Rajasthan polls: Politics, climate and a bitter fruit in Sawai Madhopur
Sawai Madhopur, known for its tigers and guava orchards, highlights the impact of politics and environmental policies on its impoverished residents.
For most people in Delhi, Sawai Madhopur district in Rajasthan is synonymous with the tigers of Ranthambore national park, several of which are known and admired by name. However, for farmers such as Rukhsar in Karmoda village near the Sawai Madhopur town, Delhi is not about the tourists who come to see the tigers. Delhi, for them, means the Azadpur fruit market. This is where the bulk of their guava production goes. Between the tigers of Ranthambore national park and the guava orchards in the district lies the story of how politics and environmental policies have left a bitter taste in the mouth for the voters of one of the poorest districts in Rajasthan.
According to data from the Rajasthan government, Sawai Madhopur was ranked 26th out of the 33 districts in Rajasthan in terms of GDP in 2020-21, the latest year for which this data is available. In per capita GDP terms, the district was ranked 21st out of the 33 in the state in 2020-21. It is clearly, among the poorer districts in the state.
The share of agriculture and allied activities in the district’s GDP has actually increased from 33.6% in 2011-12 to 39% in 2020-21. Industry, on the other hand has seen a decline from 26.5% to 12.7% during this period. Services, and this would include some of the most premium hotels near the Ranthambore national park, are the major driver of the economy.
For the people in Sawai Madhopur district and even the town, services are not the most exciting part of the economy though. The real money from the big hotels goes to big companies running them and we do not get anything, a shopkeeper in the town said. Now there is an oversupply in the hotel market, he added. Most of the big resorts do not employ local people and young men have to either migrate in search of jobs or do manual work, added Rukhsar.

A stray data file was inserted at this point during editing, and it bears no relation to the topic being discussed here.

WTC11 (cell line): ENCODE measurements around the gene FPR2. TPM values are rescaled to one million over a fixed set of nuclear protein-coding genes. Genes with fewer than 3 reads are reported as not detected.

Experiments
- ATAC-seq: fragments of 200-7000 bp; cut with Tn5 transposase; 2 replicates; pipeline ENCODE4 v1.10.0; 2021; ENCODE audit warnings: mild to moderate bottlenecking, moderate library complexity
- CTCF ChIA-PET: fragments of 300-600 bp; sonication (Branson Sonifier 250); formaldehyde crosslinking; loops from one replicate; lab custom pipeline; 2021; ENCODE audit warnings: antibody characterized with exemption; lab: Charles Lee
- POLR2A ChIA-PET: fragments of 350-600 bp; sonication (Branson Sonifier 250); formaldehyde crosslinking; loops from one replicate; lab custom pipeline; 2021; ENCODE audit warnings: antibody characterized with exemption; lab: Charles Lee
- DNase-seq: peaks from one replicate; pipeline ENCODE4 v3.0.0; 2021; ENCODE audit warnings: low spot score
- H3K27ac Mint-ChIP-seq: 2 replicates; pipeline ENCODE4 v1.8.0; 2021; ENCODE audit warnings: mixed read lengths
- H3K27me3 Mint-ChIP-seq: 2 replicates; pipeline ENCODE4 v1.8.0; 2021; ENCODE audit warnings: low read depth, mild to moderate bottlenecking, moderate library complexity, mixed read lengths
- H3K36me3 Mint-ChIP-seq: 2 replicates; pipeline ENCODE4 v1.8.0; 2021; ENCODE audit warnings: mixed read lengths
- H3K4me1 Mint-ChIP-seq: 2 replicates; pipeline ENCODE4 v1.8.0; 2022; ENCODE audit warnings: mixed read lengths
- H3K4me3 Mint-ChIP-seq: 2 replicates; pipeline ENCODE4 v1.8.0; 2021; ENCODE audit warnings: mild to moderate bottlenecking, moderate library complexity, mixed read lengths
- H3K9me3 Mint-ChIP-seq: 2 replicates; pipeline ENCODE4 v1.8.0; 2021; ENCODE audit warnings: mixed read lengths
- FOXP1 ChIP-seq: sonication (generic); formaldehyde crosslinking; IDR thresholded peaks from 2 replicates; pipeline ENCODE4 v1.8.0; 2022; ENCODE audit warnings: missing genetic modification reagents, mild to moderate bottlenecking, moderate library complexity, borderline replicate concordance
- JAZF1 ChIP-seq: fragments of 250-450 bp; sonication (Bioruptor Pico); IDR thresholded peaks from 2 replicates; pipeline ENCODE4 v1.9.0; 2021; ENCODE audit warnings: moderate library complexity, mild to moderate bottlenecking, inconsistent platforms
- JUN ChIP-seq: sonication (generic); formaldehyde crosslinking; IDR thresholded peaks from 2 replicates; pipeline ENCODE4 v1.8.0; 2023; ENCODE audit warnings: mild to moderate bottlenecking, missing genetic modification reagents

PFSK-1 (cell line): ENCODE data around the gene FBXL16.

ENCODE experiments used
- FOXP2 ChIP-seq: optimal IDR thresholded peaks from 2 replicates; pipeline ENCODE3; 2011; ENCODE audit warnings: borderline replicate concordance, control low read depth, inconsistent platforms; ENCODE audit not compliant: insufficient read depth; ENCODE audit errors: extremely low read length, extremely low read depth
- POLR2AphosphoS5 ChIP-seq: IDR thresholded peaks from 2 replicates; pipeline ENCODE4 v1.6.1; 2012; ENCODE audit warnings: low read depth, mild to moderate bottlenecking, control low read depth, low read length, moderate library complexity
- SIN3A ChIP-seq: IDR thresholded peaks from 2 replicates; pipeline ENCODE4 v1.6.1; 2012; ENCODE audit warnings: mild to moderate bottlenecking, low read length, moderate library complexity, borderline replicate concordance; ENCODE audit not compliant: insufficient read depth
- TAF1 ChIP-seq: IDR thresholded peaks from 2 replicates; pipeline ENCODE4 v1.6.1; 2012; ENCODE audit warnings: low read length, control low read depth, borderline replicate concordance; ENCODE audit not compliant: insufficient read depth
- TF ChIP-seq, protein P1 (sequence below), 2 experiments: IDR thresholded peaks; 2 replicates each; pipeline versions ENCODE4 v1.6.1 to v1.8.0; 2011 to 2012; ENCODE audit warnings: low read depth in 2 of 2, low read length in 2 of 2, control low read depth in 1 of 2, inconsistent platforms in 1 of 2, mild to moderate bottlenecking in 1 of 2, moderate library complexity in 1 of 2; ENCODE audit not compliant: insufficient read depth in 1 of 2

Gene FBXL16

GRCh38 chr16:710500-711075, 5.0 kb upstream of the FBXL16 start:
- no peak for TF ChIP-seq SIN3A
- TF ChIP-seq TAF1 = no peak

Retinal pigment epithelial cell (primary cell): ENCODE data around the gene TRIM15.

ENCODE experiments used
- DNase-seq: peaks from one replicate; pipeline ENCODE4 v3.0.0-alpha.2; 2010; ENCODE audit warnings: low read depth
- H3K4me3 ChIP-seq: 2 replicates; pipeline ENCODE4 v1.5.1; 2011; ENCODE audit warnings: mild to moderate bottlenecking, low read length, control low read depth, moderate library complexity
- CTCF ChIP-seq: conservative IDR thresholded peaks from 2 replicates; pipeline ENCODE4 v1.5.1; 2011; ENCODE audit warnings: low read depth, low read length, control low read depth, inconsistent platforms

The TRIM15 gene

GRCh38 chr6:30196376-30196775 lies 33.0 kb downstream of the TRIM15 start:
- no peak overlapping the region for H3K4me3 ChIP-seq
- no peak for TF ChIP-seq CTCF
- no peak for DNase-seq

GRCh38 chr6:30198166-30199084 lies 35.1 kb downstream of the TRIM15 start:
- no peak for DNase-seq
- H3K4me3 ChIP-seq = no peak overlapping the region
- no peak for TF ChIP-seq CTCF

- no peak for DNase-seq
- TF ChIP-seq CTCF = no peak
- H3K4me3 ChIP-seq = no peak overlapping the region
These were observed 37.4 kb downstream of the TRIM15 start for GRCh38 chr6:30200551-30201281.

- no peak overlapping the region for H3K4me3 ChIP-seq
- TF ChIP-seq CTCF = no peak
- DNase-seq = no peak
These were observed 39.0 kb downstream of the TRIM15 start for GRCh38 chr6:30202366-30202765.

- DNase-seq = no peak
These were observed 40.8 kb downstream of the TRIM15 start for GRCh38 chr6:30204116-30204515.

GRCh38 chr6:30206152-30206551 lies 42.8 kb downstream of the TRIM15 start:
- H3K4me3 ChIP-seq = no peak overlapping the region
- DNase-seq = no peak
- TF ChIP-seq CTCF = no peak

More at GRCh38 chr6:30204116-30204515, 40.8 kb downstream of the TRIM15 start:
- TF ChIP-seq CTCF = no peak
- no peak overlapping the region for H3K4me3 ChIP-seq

While the national park has not given much to the local residents, it has taken things away. Because of concerns around protecting the eco system at Ranthambore, a lot of industrial activity is not allowed in the district. While new investment does not come, old industries have shifted out. It was (the late PM) Rajiv Gandhi who ordered the closure of a cement factory in Sawai Mdhopur, Rukhsar told HT. Employment is a big problem because there are no factories here, the villagers in the group around Rukhsar claimed in one voice. While there can be no disagreement about the need for protecting ecosystems such as Ranthambore, it is clearly a failure of policy if local population does not gain from such conservation efforts.
To be sure, the villagers in the district have done more than just complain to get around this problem. One of these responses has been focused on guavas. Driving to the district, one comes across women selling guavas for as low as ₹20-25 a kg on both sides of the road. Data from the National Horticultural Board shows that around 40 thousand tonnes of guavas were grown in Rajasthan in 2021-22. More than half of Rajasthan’s guava production comes from Sawai Madhopur , locals told HT. That is hundreds, perhaps thousands of crores worth of produce in one district.
This is exactly why Azadpur fruit market in Delhi -- it is believed to be Asia’s largest fruit and vegetable market -- is the most important place for residents of this district. Guava production really picked up in the 1980s and more farmers took to it in the hope of making some extra money from the practice.
Things, however, have not been good for the last few years. A new disease which has been destroying plants has afflicted the crop in the last two-three years and many orchards have suffered because of it, farmers told HT. Guava trees are extremely sensitive to the climate too. If there is cloud cover rather than dry winter, when the fruit is yet to ripen, there is a lot of damage and premature dropping of fruit. The climate has been turning more erratic in recent years and crop losses have mounted. Guava is also not a crop which can be preserved via standard cold storage type facilities. Neither are there any fruit processing industries which could facilitate value addition for the farmers. No government has paid attention to these issues, the locals complained.
To be sure, guava farmers in Sawai Madhopur are not the only ones who are facing a threat to their livelihoods because of the worsening climate crisis. What makes them unique is the fact that they have faced a double whammy from the intersection of environment policies and politics. First, because (valid) concerns around environmental protection has entailed an economic cost in terms of curbs on industrial activity and now because of the threat to their main cash crop. Neither of the issues, however, are relevant, as far as the current elections are concerned. This gap between livelihood, environmental sustainability, climate crisis and day-to-day politics, is not something which is limited to a district in Rajasthan or India. Whatever be the results in these elections, this crisis is not going away as far as the people in Sawai Madhopur are concerned. This is where this place holds a mirror to all India.